How do you deal with ice?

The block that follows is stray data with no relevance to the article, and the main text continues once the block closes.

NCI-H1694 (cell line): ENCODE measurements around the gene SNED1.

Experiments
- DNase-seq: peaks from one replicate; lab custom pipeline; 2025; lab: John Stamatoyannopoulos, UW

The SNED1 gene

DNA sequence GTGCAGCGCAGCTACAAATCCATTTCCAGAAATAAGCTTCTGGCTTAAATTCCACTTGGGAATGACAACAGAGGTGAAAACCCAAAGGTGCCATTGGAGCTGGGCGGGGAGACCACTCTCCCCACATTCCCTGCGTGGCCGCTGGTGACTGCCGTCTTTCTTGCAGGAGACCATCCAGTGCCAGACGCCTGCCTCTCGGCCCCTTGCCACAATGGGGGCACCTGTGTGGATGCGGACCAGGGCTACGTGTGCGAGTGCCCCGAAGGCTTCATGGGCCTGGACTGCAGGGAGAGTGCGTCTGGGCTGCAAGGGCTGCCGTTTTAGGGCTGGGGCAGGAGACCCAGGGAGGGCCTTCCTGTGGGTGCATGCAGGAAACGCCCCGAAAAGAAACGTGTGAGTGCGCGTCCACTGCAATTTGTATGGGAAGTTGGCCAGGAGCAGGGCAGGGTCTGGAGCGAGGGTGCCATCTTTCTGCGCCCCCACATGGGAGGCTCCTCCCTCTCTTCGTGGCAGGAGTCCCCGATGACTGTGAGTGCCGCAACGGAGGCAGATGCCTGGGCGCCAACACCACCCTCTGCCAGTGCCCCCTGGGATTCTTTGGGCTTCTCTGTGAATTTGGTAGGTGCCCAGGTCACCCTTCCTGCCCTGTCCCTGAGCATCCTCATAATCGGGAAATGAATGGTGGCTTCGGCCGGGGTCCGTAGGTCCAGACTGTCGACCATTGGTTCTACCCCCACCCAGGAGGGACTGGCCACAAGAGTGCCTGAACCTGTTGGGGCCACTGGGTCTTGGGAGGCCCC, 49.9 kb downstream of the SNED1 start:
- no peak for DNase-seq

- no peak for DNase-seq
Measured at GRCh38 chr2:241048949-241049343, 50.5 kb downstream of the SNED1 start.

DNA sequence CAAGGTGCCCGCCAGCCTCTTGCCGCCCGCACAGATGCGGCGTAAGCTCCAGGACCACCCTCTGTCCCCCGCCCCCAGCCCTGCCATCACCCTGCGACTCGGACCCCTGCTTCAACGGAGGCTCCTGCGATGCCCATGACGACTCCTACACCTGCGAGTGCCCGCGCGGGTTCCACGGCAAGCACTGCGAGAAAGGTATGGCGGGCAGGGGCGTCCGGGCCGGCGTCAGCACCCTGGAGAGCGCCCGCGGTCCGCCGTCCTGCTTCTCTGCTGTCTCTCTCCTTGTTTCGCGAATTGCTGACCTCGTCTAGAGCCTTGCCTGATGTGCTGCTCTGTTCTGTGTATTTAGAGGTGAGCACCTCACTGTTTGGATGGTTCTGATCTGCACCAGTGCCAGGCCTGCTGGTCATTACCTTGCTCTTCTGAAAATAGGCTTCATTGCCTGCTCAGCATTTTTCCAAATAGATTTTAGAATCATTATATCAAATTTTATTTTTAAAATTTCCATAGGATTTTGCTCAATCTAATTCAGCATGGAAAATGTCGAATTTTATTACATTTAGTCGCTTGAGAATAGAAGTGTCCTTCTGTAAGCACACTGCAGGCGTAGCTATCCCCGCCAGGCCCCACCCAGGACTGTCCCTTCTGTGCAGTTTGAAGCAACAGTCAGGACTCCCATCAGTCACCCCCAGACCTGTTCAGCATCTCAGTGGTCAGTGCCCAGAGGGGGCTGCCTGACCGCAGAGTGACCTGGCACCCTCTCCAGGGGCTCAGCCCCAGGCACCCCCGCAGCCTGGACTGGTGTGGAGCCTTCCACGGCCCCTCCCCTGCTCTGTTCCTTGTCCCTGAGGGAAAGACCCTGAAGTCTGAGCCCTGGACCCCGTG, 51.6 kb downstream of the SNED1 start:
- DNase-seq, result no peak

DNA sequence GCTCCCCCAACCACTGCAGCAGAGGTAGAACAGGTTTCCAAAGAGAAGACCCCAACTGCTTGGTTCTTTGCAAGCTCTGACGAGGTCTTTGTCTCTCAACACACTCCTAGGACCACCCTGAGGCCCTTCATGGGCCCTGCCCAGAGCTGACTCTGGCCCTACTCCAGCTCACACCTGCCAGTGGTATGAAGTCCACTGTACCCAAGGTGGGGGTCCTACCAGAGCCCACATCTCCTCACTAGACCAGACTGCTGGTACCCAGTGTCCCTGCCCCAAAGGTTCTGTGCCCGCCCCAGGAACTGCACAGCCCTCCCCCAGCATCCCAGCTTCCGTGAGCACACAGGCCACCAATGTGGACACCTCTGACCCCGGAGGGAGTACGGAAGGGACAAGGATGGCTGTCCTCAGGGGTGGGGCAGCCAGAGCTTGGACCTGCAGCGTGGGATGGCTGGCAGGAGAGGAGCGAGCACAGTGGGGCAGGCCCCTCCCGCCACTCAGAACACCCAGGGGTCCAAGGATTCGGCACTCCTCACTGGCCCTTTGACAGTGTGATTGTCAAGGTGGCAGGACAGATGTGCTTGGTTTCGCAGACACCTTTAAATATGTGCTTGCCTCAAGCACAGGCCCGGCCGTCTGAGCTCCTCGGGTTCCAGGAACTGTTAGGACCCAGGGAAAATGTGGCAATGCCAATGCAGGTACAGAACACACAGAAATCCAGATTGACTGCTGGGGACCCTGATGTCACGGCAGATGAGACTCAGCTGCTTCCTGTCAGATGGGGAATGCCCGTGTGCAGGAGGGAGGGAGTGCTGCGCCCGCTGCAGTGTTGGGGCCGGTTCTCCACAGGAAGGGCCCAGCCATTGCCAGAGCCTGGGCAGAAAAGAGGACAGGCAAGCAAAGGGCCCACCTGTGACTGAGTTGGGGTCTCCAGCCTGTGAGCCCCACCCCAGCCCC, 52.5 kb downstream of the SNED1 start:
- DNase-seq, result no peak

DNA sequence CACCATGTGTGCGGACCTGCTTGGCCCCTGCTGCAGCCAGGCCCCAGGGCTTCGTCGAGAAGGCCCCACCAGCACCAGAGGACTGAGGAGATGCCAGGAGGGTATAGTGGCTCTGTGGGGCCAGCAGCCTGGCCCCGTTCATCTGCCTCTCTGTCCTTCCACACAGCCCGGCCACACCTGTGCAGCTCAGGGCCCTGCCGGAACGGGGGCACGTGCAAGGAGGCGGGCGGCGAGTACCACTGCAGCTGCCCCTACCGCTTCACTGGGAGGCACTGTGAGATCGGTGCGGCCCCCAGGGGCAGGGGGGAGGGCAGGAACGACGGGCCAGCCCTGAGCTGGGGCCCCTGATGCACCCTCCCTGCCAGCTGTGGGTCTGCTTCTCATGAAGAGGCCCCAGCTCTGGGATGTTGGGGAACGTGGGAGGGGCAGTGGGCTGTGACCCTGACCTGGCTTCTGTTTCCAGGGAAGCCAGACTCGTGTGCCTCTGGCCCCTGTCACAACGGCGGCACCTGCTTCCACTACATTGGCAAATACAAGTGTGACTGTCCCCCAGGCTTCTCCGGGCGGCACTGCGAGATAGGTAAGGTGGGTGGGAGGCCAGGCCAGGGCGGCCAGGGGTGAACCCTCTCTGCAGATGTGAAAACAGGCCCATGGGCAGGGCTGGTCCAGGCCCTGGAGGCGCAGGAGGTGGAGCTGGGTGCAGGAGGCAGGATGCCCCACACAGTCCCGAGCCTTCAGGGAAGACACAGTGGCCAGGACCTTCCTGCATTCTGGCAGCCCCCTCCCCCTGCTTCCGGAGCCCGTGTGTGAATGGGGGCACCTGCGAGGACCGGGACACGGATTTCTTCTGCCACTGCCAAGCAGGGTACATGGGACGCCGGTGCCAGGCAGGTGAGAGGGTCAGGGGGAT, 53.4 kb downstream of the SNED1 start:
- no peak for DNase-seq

I was in that mess yesterday too. I held off two days because of the forecast ice. Yesterday was the first day that showed layers (that should be free of ice) and most tops below 9000'. Worked great until abeam of Elmira airport (about 90 minutes into a 3 hour flight). Tops came to me and I started picking up ice. Plan B = ask lower looking for warmer temperatures and continue on route. If Plan B fails, go to Plan C - ask lower again and direct Elmira (approach to the current runway in use was already loaded) Plan B worked. Down at 5000' (I picked a route where the MEA was mostly 3000' or 3500' feet, all below the forecast icing level) I was now in clag, but temps were +1 and melting of the little bit of ice accumulated thus far. Until Syracuse where you can see the "visible moisture" showing on the Flightaware graphic above. In talking to Wheeler Sack, asked for 3000', and they held me off until a Piedmont flight out of Watertown (north of Syracuse) had passed beneath and behind me. I was on my way down to higher temps when he told me that Montreal Centre (the FIC that controls Canadian airspace north of the New York - Ontario border) would not clear below 4000'. So I stayed at 4000' but the temps were as high as +1 and ice was continuing to dissipate off of the leading edge of the wing. 15 mins later, started collecting more and told Montreal, asking for lower. The switched me over to Ottawa Approach who indicated they understood the problem and let me down to 3000'. But now I had to steer way clear of Ottawa International before I could commence the very easy RNAV approach to Rockcliffe (CYRO = my home drome) that had at least 1200' clear below cloud (easy-peasy). Took a 25 mile detour because of the heavy iron heading into Ottawa (CYOW). Temps varied from -1 to +1 the whole of that part of the approach to the IAF. Ottawa approach had volunteered to allow me to conduct an ILS to one of their runways and then proceed VFR to Rockcliffe (about 8 miles apart) because the tower reported they could see over to Rockcliffe. Rejected. I have a 480 and a G5. Don't need to risk getting messed up in attempting to make it VFR. Set up for the approach - conduct the approach - if missed, go to the alternate already set up. Simple. Then Ottawa Approach suggested an approach to Gatineau (5 miles on the other side of Rockcliffe) because they had higher ceilings than Rockcliffe. Rejected. Same reason. Frankly, if I am unable to make an RNAV approach into 1000' overcast with the equipment I now have on board, I should turn in my license. At the altitude I was flying, icing was no longer an issue. Still had some on the wings, but there was no more accumulation. So they cleared me direct to the IAF, (meaning out of controlled airspace) and reiterated the missed approach procedure and confirmed the procedure to cancel the flight plan in the air or on the ground. By this time, there was at least one approach controller focussed on me as his primary responsibility. I could tell by his voice. Made it to the IAF with no more accumulation of ice and followed the procedure. Five minutes after stabilizing on the RNAV G/S and Loc, I came out of the clag and saw the runway (about 4 miles out). Cancelled the IFR at that point and heard the relief in the voice of the controller. When I got to the gas pumps to fill up, I looked at the ice on the wings and saw they had between 1/4" and 1/2" protruding forward of the leading edge. Apparently my Mooney flies OK with that accumulation. Lessons learned (aren't there always lessons to learn?): Don't do this again. Iffy is still iffy. This was not a dangerous flight, but it could very well have been. Real easy to go south at a lot of points. One degree adverse change in temperature and I would have collected a hockey sock full of ice. Keep options open. Had lots on the US side, and discussed them with Elmira, Syracuse and Wheeler Sack approach controllers - very useful. not so many on the Canadian side and they had a lot more heavy iron to consider than the ones in this part of New York.. The red fluorescent piece of tape on my inboard left wing allowed me to determine accumulation of ice without having to squint. I put that on 6 years ago. Keep the speed up. Icing freezes the stall warning tab in place and ice increases the stall speed of the aircraft. Turn on final at the IAF was done at 120 mph. Drop the gear only after the runway is in sight. OAT on my JPM 700 (put on two years ago) was my primary non-six-pack gauge from north of the PA-NY border. Don't do this again. Iffy is still iffy. (Repetition is a good learning tool) I knew yesterday was possible and I could have stayed one more day in Gaithersburg and flown home today. I also knew the forecasts for today provided a picture of much better flying conditions. Next to non-existent icing predicted for between 4000' and 9000' the whole route home. But I guess I needed to learn the lesson: Iffy is still iffy. I will not do this again.